Good and Green Reasons to Consider an Electric Car This Year

By Felix Kramer* and Max Baumhefner

When it comes to consumer products, environmentalists generally don’t encourage people to buy new and buy now. But that’s what we’re about to do because electric cars are significantly cleaner than gasoline vehicles, and driving one can save you serious cash at the pump.

Perhaps you’ve already thought about buying an electric car, but dismissed the idea for one reason or another. Let’s look at some common misconceptions, and offer some good reasons why you might want to reconsider:

“I should drive my current car into the ground.”

“Hold on,” you say to yourself, “I already own a car that gets 25 miles a gallon. I want to get my money’s worth from the investment.” The sooner you start saving gas, the better it is for the planet and your pocketbook. There’s no use in throwing good money after bad at the pump, and the sooner you sell your current car, the less money you’ll lose to depreciation.

 “I’d just be switching my pollution from the tailpipe to the power plant.”

If you want to go green, driving on electricity is a clear winner. Using today’s average American electricity mix of natural gas, coal, nuclear, hydro, wind, geothermal, and solar, an electric car emits half the amount of climate-changing carbon pollution per mile as the average new vehicle. In states with cleaner mixes, such as California, it’s only a quarter as much. To find out how clean your electric car would be today, plug your zip code into the EPA’s “Beyond Tailpipe Emissions Calculator.” You should also know that, because old coal plants are increasingly being retired and replaced by cleaner and renewable resources, plug-in cars are the only cars that become cleaner as they age.

“What I save on gas, I’ll pay in electricity.”

On average US residential electricity rates, driving one of today’s electric cars is the equivalent of driving a 27 mile-per-gallon car on buck-a-gallon gasoline. It’s been that way for the last four decades, and is forecasted to stay that way for the next three decades. Experts basically throw up their hands when asked to predict the price of gas next year, let alone 30 years from now. One thing we do know: the price at the pump will jump up and down due to geopolitical events beyond our control. If you’re tired of that rollercoaster, call your local utility to ask about electricity rates designed for plug-in cars.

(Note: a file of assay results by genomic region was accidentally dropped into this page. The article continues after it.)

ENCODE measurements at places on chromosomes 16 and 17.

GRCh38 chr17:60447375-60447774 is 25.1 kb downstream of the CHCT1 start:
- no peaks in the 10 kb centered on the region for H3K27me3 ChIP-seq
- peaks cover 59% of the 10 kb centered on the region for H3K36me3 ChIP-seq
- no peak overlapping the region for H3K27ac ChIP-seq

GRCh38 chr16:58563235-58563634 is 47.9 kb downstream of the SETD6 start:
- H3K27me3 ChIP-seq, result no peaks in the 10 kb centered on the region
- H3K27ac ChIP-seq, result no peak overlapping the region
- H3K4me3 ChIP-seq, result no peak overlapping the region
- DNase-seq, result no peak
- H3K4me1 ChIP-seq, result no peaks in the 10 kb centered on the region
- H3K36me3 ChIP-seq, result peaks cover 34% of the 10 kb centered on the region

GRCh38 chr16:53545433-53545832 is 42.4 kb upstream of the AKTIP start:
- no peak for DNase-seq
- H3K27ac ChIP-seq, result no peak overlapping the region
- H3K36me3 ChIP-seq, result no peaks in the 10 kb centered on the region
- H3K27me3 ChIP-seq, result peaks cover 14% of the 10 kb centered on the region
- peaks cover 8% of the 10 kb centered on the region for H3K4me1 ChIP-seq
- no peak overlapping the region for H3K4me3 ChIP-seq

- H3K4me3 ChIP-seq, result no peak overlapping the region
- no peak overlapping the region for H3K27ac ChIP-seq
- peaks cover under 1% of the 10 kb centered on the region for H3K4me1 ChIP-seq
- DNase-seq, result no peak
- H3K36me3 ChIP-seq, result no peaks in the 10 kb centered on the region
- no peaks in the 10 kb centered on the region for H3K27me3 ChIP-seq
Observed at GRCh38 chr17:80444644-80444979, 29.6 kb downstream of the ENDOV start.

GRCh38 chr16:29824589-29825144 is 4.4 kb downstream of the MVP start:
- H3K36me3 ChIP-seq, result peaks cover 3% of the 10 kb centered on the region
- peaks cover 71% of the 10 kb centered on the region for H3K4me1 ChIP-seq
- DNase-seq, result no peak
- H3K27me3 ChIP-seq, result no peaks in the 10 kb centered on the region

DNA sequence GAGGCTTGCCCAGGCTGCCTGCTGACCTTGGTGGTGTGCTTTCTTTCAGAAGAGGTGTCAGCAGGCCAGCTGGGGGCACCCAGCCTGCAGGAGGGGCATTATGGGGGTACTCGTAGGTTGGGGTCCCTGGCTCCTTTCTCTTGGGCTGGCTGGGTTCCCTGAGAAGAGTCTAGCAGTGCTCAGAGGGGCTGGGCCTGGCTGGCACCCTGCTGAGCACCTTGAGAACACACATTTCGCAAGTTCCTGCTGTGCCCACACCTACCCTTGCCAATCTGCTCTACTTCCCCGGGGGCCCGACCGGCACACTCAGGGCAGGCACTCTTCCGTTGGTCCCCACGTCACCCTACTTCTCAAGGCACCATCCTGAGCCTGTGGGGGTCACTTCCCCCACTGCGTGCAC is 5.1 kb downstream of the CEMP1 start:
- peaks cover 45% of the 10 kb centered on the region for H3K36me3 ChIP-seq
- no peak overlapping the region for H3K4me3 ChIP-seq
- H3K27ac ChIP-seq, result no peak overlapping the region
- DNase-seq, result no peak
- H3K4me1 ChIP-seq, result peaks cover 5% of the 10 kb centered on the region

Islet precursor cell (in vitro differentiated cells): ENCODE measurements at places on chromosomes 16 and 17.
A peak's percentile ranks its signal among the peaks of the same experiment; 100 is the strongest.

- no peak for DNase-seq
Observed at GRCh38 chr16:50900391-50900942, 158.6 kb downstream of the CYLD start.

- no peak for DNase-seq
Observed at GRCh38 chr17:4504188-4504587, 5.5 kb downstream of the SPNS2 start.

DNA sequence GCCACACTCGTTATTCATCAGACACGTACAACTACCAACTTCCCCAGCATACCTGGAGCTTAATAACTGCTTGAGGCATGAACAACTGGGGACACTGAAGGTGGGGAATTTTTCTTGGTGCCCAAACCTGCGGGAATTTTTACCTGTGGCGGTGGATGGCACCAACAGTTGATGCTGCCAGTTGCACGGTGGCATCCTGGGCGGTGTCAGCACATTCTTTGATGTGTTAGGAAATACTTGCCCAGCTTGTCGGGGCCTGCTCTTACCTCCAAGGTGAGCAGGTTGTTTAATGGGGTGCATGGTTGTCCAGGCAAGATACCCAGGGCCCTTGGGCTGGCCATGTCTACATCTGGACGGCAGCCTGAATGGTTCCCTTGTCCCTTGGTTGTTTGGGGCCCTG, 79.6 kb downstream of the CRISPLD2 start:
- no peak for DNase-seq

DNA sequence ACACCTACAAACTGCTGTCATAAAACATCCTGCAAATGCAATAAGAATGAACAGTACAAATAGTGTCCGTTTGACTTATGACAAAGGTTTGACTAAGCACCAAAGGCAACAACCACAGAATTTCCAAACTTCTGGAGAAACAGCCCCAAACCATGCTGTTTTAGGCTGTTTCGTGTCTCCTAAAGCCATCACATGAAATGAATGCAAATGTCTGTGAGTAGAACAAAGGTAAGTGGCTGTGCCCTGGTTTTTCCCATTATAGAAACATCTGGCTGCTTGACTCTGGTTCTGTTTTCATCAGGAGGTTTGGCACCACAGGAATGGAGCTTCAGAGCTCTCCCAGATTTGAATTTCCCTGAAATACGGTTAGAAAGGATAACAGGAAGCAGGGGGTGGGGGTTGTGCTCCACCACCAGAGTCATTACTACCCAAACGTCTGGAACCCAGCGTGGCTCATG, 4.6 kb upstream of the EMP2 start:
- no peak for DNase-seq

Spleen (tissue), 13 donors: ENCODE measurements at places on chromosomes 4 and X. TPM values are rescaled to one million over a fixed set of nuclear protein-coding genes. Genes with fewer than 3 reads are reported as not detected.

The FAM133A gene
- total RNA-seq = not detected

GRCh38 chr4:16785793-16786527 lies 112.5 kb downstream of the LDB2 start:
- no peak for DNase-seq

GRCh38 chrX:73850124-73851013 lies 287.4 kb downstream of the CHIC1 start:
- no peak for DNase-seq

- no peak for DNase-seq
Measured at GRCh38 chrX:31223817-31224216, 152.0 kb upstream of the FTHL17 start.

“I’ll hold off until prices go down and there are more places to charge.”

If you’re thinking you’d be better off waiting for a cheaper, better electric car, and a charging station on every block, consider the following:

  • Modern electric cars start well below $30,000.  Even better, there’s a federal tax credit worth $7,500, and states like California have rebates of up to $2,500, which mean you can buy an electric car for under $20,000 or lease one at a very attractive price. Still thinking of waiting for a better deal? Those incentives won’t last forever.
  • A variety of high-quality electric cars are available today. There are over 80,000 of them on America’s streets, with the Chevy Volt, Nissan Leaf, Toyota Prius Plug-in, and Tesla Model S leading the pack.
  • Public charging stations are proliferating rapidly, but you don’t need to wait for them to be as abundant as gas stations.  Drivers of plug-in cars enjoy fuel that comes to them, relying on home charging to meet the vast majority of their needs.